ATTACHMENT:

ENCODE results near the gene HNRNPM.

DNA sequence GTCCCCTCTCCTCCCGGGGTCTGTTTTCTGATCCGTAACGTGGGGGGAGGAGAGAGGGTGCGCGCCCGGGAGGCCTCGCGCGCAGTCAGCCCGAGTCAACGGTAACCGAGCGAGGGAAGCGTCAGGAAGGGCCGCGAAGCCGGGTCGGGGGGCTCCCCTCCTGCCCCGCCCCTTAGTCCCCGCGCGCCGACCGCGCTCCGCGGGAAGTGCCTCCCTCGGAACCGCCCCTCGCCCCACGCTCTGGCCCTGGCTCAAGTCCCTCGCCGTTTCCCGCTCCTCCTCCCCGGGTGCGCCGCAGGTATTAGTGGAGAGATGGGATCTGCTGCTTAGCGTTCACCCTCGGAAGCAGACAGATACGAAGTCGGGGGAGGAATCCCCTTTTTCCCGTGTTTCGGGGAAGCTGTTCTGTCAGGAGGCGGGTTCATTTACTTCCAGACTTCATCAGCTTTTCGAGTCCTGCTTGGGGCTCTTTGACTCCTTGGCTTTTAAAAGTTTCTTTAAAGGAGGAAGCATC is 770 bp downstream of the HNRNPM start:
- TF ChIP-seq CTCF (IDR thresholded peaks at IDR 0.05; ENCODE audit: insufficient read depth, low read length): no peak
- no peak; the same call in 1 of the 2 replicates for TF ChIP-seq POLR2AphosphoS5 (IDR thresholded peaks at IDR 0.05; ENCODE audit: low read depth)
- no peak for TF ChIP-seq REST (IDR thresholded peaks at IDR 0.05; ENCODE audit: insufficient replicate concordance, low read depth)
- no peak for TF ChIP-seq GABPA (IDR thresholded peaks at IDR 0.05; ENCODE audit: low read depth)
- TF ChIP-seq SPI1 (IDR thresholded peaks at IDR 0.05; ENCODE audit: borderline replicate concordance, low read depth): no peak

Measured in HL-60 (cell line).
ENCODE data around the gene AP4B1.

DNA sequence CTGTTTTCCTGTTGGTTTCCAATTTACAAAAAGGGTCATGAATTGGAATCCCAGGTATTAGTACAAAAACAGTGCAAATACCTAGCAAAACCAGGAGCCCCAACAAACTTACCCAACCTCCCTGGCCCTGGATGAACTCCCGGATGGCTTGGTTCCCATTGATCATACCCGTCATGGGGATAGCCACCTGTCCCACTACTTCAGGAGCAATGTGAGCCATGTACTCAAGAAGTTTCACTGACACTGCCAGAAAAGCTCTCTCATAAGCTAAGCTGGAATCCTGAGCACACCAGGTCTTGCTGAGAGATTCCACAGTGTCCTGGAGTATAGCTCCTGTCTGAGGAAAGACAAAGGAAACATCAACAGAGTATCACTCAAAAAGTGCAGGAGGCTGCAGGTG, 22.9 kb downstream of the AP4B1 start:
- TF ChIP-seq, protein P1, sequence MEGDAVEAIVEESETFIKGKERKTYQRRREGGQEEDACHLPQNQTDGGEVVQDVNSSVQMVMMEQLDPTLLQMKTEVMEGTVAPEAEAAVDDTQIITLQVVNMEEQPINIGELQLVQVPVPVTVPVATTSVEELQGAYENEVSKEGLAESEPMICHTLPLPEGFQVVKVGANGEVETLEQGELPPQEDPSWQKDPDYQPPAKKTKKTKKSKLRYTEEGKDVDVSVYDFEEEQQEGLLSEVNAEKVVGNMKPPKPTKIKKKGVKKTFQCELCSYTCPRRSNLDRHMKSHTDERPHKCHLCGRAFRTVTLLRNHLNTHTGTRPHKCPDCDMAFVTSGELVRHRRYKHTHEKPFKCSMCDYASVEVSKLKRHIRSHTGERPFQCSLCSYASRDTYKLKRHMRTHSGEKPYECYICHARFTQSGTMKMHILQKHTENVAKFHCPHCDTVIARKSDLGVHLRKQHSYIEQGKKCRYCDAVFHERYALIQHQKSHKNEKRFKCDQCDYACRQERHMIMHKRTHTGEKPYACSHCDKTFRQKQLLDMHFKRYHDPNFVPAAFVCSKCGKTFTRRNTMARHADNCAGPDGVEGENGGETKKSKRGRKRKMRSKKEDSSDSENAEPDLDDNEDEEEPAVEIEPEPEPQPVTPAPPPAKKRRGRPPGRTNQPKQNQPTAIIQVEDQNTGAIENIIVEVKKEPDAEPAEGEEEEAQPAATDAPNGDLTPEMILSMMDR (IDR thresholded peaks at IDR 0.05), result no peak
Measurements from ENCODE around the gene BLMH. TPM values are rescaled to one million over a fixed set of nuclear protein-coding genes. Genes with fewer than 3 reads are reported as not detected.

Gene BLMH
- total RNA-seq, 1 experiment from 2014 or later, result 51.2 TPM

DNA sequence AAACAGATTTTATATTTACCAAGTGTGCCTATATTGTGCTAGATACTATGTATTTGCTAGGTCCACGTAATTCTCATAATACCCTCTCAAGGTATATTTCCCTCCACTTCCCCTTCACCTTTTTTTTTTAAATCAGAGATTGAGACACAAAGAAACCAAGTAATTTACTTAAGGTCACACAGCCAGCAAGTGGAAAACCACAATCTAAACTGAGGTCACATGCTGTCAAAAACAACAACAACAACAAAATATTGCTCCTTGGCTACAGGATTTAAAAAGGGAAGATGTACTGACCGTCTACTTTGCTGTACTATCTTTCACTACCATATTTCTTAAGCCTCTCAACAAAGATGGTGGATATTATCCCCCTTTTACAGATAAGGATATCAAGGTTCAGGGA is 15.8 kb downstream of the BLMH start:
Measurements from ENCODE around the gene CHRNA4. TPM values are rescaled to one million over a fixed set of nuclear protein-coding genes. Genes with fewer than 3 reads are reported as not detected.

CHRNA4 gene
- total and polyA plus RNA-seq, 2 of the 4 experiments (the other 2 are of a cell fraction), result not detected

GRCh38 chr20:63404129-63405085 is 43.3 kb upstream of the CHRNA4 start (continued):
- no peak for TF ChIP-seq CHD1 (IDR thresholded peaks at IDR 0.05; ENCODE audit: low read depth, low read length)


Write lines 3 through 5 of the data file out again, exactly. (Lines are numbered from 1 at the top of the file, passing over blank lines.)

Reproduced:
- TF ChIP-seq CTCF (IDR thresholded peaks at IDR 0.05; ENCODE audit: insufficient read depth, low read length): no peak
- no peak; the same call in 1 of the 2 replicates for TF ChIP-seq POLR2AphosphoS5 (IDR thresholded peaks at IDR 0.05; ENCODE audit: low read depth)
- no peak for TF ChIP-seq REST (IDR thresholded peaks at IDR 0.05; ENCODE audit: insufficient replicate concordance, low read depth)